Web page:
It seems that the word is the Romanian word "pâinea", meaning "the bread", written in the Cyrillic alphabet. The Romanians used a Cyrillic alphabet at one point and from what I gather, there was a transition period when they used a mixture of Latin and Cyrillic letters before fully adopting a Latin alphabet. Based on what I've read, the big yus (the second letter), was used to represent the close central unrounded vowel, while the yat (the last letter) was used to represent the sequence "ea". I don't know if the mixture of Latin and Cyrillic letters used at any one point allowed for the particular combination of Latin and Cyrillic letters that can be seen in your picture, but it is possible that it did.
Alternatively, it may be another language (or dialect) related to Romanian or it may be a mistake. I hope this helps, anyway.
For one or two words translations you could use the tables from here to convert the corresponding Cyrillic letters in the Latin alfabet then use dexonline.ro to learn the meaning using some of the older dictionaries listed there.
Thanks - what I would like to find out whether there's an actual dictionary or a list at least of words like the above (I'm familiar with most Cyrillic letters).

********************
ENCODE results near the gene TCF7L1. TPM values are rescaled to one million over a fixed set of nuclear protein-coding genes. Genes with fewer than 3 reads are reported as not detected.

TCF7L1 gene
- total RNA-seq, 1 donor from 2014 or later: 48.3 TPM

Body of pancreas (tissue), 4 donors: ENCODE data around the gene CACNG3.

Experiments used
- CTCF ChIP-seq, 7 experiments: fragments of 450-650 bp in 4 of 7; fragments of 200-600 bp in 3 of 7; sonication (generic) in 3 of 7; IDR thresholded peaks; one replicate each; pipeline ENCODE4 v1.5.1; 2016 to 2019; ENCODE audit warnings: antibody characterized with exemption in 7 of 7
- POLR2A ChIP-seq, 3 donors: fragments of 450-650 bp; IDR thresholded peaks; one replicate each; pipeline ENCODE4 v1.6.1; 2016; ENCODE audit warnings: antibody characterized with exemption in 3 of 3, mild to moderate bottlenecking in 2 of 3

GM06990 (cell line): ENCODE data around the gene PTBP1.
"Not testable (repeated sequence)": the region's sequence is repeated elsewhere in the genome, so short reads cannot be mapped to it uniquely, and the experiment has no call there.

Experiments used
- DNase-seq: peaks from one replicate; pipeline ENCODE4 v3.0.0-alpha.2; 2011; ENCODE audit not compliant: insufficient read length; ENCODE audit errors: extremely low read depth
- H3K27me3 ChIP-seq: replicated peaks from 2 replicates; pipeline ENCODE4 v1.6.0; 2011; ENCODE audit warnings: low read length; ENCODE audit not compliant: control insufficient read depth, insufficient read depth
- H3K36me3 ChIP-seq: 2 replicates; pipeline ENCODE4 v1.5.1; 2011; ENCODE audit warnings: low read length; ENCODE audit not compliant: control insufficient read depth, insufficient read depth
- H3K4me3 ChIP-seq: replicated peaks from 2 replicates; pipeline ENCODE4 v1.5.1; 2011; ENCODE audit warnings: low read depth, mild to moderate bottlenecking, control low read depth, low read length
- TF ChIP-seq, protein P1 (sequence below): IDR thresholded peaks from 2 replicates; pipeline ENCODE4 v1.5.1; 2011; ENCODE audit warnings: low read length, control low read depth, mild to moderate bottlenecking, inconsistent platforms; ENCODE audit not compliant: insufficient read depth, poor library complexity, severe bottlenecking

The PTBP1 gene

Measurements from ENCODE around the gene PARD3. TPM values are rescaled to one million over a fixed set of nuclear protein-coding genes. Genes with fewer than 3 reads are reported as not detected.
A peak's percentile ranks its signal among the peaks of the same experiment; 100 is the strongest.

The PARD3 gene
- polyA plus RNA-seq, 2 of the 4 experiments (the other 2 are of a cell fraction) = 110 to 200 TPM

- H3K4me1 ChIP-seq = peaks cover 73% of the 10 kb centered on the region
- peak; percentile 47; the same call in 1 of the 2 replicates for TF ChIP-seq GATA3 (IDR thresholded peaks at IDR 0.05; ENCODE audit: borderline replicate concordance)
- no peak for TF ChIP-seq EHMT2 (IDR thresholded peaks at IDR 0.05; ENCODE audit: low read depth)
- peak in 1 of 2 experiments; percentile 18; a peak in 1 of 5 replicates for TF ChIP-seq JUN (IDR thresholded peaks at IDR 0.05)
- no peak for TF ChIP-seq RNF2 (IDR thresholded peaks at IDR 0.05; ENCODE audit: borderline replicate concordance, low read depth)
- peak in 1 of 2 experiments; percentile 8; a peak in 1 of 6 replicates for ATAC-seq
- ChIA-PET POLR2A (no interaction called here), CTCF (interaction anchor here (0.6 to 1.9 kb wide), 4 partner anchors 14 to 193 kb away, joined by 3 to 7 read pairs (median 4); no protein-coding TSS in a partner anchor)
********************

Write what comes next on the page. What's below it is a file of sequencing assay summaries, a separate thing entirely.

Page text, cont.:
Romanian language is really interesting, I knew it had Latin words which don't even exist today in any other Romance language yet I'm surprised how similar this word is to French 'pain'.
Unfortunately there aren't too many sources from before the transition to Latin alphabet. I'm really curious which words had existed in Old Romanian (I know some Latin words were picked up later but I don't mean those).
You may search for Codeces or old Inscriptions. Thus, you may find more about the alphabets preceding the Latin one, and about such old writings as "The Dobrudjan Inscription" from 943 or for "The Bucov Inscription" around the XIth century.
Not sure I follow: are you looking for old Romanian words or the spelling of Romanian words with Latin and/or Cyrillic letters? Regular contributors to the History of Languages forum might be able to help you more in your research.
"(...) Dimitrie Cantemir (a Moldavian ruler from the 18th century) wrote in his encyclopedic work "Descriptio Moldaviae" (latin for "A description of Moldavia") that until 1439 the Latin alphabet was used in Moldavia. The oldest written text in Romanian with a Cyrillic alphabet dates to 1521 (The letter of Neacșu from Câmpulung to Hans Benker). Out of the 190 words used in it, 175 have a Latin origin, even though they are written in Cyrillic." - fixed spelling and capitalization which may cast a shadow of doubt on the source
I think it's worth reading the quoted text in its entirety because it presents an interesting and plausible hypothesis explaining why these changes have occurred.